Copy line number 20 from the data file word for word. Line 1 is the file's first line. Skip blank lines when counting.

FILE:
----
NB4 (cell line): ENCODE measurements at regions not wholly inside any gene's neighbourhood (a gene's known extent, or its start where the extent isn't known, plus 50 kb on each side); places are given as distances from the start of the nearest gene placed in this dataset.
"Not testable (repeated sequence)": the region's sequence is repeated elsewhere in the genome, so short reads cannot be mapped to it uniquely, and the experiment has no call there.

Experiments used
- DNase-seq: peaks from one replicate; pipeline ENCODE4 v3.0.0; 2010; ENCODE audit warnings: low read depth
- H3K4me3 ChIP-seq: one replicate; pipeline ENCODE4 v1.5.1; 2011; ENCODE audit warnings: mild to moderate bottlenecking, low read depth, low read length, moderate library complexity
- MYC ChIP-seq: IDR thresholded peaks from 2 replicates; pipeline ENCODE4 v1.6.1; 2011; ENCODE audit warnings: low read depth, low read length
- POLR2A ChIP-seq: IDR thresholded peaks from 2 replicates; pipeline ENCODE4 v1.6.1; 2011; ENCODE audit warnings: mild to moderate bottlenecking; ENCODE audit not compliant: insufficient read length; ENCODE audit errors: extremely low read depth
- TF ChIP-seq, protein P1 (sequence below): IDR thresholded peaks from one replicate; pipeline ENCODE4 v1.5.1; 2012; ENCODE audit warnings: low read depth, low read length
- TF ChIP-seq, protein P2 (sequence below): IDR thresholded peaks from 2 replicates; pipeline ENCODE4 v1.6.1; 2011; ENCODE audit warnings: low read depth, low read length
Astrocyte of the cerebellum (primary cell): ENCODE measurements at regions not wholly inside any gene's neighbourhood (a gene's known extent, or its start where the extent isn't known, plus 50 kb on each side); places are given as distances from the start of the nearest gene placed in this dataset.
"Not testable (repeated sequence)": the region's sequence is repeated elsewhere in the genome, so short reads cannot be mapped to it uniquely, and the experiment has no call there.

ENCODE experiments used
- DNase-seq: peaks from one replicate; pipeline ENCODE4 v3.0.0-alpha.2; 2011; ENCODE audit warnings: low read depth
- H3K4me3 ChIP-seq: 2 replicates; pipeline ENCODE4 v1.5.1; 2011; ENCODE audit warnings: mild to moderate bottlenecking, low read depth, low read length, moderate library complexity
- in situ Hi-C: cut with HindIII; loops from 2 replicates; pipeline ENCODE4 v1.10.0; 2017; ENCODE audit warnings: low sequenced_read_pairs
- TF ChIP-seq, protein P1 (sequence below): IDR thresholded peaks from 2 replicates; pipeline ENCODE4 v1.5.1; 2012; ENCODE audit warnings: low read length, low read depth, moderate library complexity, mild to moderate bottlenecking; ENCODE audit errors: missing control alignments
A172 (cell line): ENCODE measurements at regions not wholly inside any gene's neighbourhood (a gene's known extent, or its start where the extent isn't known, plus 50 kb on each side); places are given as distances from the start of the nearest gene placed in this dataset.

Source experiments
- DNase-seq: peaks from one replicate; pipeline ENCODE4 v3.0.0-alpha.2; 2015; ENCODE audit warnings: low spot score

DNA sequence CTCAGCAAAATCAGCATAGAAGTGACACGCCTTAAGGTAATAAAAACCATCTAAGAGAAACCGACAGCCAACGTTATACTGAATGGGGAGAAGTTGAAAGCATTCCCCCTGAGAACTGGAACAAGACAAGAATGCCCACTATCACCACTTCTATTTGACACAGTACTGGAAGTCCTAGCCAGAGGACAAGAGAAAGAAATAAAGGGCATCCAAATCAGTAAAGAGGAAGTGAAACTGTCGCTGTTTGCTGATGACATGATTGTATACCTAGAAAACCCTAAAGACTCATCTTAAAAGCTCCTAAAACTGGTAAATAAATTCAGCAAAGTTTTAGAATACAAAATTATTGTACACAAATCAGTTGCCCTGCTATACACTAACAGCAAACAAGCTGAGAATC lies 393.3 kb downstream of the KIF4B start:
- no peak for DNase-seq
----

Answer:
DNA sequence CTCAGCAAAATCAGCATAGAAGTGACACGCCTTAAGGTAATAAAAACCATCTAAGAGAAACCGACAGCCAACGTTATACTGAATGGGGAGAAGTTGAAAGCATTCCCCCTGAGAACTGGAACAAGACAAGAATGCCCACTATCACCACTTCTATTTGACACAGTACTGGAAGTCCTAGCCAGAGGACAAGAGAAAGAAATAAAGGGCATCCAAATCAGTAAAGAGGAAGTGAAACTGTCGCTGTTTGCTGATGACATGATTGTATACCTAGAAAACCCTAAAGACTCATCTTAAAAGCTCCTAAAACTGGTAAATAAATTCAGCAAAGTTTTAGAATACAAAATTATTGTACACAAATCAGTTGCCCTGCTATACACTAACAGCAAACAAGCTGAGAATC lies 393.3 kb downstream of the KIF4B start: